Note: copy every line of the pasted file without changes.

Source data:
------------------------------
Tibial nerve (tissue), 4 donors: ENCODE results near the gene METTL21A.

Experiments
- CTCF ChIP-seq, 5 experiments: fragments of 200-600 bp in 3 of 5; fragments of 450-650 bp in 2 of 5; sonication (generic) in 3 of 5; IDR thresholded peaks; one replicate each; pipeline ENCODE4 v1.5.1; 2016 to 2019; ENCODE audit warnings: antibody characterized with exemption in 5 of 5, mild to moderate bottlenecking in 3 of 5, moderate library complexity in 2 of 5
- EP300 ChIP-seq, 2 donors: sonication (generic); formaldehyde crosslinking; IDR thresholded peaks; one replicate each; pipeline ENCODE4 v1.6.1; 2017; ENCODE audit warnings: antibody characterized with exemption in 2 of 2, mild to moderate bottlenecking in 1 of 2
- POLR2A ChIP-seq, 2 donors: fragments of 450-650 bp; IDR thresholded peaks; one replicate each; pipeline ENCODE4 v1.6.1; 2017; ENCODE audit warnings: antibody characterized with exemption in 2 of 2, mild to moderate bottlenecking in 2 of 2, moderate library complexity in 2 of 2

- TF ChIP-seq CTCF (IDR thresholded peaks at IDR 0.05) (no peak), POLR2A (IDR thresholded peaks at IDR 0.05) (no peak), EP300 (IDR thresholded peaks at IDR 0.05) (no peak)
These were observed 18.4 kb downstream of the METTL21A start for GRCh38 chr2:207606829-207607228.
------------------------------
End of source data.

Tibial nerve (tissue), 4 donors: ENCODE results near the gene METTL21A.

Experiments
- CTCF ChIP-seq, 5 experiments: fragments of 200-600 bp in 3 of 5; fragments of 450-650 bp in 2 of 5; sonication (generic) in 3 of 5; IDR thresholded peaks; one replicate each; pipeline ENCODE4 v1.5.1; 2016 to 2019; ENCODE audit warnings: antibody characterized with exemption in 5 of 5, mild to moderate bottlenecking in 3 of 5, moderate library complexity in 2 of 5
- EP300 ChIP-seq, 2 donors: sonication (generic); formaldehyde crosslinking; IDR thresholded peaks; one replicate each; pipeline ENCODE4 v1.6.1; 2017; ENCODE audit warnings: antibody characterized with exemption in 2 of 2, mild to moderate bottlenecking in 1 of 2
- POLR2A ChIP-seq, 2 donors: fragments of 450-650 bp; IDR thresholded peaks; one replicate each; pipeline ENCODE4 v1.6.1; 2017; ENCODE audit warnings: antibody characterized with exemption in 2 of 2, mild to moderate bottlenecking in 2 of 2, moderate library complexity in 2 of 2

- TF ChIP-seq CTCF (IDR thresholded peaks at IDR 0.05) (no peak), POLR2A (IDR thresholded peaks at IDR 0.05) (no peak), EP300 (IDR thresholded peaks at IDR 0.05) (no peak)
These were observed 18.4 kb downstream of the METTL21A start for GRCh38 chr2:207606829-207607228.